Worrying is a waste of time, and you should do everything possible to stop. Don’t worry, just be concerned.
What is the difference? Below are the definitions we will use in the context of this article:
Why to Stop Being Worried
To worry is to get your heart rate up, to sweat, to pace, to be stressed. None of the symptoms of worrying will help you solve your problems.
Potential Problems: There is no reason to spend any time being stressed about potential problems. These problems may never even occur. There are an infinite amount of things you could spend time being worried about—asteroid impacts, car accidents, hurricanes, nuclear disasters, and so on. If you are worried about every possible future scenario, fear and neurosis will dominate your life.
Actual Problems: You will do a disservice to yourself and others if you allow your actual problems to overwhelm you. Worrying does not lead to calm and rational decisions. Worry leads to paralysis, fear, stress, and irrational decisions.
Eliminating worry is challenging, but it is critical to your long-term happiness. In my article, Stress is Optional, I explain a framework for eliminating stress and worry.
Why to Start Being Concerned
To be concerned is to thoughtfully consider the possible risks and consequences of your actions. While being concerned, you should dispassionately look at your problems and systematically take the steps needed to solve them.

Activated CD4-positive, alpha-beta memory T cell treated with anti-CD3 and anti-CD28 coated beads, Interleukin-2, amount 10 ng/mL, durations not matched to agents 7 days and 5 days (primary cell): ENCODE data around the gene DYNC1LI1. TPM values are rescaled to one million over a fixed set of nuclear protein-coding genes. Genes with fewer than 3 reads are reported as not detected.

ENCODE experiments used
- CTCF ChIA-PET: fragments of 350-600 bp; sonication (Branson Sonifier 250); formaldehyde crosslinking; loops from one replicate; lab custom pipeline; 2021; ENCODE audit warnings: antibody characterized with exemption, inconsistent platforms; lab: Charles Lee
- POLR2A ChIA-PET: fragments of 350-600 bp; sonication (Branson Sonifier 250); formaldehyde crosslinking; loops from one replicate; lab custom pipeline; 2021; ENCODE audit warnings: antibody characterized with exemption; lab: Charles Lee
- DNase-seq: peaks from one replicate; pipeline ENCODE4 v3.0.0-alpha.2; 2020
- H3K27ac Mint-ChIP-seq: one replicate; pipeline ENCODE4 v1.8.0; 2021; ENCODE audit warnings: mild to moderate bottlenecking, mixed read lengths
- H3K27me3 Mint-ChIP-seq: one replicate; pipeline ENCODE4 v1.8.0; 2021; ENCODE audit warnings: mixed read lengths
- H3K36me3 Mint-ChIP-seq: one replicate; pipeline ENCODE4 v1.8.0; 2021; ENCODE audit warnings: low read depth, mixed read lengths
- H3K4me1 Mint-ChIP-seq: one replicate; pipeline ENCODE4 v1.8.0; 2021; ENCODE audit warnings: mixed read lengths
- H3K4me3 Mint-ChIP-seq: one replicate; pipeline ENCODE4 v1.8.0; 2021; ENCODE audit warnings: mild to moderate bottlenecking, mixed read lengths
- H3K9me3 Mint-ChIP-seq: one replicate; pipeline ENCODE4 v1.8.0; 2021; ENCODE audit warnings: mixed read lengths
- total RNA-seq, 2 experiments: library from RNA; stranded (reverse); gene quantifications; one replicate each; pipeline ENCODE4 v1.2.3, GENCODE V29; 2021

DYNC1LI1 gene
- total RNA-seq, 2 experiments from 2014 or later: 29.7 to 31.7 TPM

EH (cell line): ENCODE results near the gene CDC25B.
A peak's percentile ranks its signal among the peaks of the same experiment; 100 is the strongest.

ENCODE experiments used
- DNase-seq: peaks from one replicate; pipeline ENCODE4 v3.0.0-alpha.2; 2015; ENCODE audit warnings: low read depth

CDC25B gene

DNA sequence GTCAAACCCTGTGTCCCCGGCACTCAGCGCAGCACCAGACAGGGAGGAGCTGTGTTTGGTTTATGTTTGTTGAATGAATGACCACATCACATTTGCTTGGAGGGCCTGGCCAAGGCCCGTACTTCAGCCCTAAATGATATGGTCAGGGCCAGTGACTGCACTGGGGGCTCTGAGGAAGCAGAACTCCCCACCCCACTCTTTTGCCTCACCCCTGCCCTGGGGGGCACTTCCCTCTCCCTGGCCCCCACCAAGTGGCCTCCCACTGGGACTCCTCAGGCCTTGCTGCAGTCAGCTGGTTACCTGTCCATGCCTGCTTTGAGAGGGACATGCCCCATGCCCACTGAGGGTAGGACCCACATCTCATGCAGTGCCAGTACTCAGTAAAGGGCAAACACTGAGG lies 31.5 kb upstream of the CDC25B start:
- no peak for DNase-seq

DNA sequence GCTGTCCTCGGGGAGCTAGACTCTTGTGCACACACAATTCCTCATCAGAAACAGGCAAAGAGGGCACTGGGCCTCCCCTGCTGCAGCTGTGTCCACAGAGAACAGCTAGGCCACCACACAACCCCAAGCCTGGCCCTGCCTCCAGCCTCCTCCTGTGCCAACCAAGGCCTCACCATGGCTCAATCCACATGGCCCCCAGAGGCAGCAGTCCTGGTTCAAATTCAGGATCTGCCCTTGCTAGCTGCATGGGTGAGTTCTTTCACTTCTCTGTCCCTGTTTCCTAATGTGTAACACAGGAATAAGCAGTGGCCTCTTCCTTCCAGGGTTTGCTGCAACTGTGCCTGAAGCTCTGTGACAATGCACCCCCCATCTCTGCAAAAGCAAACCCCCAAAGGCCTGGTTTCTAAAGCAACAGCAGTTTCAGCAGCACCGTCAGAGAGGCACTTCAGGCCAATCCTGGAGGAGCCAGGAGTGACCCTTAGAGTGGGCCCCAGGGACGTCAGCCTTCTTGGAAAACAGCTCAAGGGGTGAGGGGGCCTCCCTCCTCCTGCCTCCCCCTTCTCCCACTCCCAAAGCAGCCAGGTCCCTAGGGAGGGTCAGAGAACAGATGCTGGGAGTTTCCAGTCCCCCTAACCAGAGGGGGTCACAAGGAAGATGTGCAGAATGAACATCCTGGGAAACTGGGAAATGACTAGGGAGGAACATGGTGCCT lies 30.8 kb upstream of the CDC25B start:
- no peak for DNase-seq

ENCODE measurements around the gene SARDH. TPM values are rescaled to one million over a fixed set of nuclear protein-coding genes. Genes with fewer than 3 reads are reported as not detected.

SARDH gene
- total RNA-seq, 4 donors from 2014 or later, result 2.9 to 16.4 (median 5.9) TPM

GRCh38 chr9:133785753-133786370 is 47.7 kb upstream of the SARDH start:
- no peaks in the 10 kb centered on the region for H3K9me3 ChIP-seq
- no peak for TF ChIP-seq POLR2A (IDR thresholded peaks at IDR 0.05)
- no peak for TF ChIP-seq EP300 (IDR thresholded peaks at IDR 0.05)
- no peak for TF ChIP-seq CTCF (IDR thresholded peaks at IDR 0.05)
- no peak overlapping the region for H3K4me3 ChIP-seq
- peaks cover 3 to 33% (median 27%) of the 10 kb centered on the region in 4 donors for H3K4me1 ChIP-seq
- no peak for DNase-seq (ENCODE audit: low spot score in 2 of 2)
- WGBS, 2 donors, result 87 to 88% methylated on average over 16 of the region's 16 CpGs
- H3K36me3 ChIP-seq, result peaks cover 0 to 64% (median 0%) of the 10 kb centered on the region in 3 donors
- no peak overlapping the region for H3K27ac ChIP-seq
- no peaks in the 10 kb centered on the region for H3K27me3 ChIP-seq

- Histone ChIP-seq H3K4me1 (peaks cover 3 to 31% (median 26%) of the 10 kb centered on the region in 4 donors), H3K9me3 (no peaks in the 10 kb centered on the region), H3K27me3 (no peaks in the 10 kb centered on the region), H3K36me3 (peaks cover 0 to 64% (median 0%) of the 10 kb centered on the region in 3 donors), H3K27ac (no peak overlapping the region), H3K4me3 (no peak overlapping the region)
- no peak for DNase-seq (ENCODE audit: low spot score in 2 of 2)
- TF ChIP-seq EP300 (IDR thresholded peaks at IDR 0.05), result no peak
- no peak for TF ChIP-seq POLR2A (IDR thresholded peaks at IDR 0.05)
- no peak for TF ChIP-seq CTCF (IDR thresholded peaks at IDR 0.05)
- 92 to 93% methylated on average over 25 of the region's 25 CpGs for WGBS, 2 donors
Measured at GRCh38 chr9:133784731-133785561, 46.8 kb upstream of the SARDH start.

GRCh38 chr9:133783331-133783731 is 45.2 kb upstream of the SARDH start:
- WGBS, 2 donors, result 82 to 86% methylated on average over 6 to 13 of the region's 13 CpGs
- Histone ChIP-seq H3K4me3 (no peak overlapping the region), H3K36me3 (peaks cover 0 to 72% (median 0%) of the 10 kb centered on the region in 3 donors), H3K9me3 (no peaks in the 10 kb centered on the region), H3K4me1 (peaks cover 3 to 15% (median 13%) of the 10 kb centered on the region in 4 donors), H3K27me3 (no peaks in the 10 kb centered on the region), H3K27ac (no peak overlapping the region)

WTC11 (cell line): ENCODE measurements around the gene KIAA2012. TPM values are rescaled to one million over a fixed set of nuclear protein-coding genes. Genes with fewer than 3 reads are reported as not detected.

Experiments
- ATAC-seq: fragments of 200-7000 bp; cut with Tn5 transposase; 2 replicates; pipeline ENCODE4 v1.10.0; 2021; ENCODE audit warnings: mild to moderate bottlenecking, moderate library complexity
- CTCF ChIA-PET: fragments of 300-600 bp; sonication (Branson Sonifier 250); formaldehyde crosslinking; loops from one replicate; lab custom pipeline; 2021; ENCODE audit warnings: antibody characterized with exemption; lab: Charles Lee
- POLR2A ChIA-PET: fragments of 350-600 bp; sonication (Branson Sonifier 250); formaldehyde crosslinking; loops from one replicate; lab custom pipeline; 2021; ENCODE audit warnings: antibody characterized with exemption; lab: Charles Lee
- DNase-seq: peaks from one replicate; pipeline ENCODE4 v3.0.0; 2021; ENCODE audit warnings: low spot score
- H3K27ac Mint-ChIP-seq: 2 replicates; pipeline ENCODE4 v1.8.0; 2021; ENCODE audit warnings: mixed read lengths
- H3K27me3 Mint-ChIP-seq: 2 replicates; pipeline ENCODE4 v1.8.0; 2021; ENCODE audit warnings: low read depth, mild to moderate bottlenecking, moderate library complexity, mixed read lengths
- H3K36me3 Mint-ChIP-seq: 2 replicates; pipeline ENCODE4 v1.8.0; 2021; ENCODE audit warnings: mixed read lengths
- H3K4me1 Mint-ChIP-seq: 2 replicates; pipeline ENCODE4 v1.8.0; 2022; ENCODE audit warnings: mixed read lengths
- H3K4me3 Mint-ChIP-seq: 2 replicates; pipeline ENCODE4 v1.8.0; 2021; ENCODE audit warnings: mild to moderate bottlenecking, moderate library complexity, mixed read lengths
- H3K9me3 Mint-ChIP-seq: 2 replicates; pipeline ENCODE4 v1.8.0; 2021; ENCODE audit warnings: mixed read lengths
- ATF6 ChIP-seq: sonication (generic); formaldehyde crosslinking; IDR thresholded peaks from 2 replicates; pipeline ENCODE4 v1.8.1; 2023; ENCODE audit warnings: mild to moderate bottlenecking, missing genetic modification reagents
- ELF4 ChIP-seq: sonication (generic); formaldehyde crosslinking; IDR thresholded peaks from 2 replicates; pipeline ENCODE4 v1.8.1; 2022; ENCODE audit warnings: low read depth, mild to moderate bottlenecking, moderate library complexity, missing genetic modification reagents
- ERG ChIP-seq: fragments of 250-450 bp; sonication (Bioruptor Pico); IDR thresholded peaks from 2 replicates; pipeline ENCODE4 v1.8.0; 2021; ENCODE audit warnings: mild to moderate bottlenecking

Potential Problems: Only concern yourself with potential problems you can influence. Don't concern yourself with potential problems where the consequences and likelihood are low. If the consequences and likelihood are high, do whatever you can to mitigate the risk, and move on.
Actual Problems: Don’t let fear dictate your actions. Instead, let your challenges fuel your focus and sharpen your mind. Approach your problems calmly and rationally. Take a deep breath, assess the situation, and take actions that move things in the right direction.
The next time you are becoming overwhelmed with worry and anxiety, pause, and re-frame your attitude toward your problems. Remove the word “worry” from your vocabulary. The words we use to define our situations strongly influence our perception. Instead, approach your challenges with a well-calibrated sense of concern.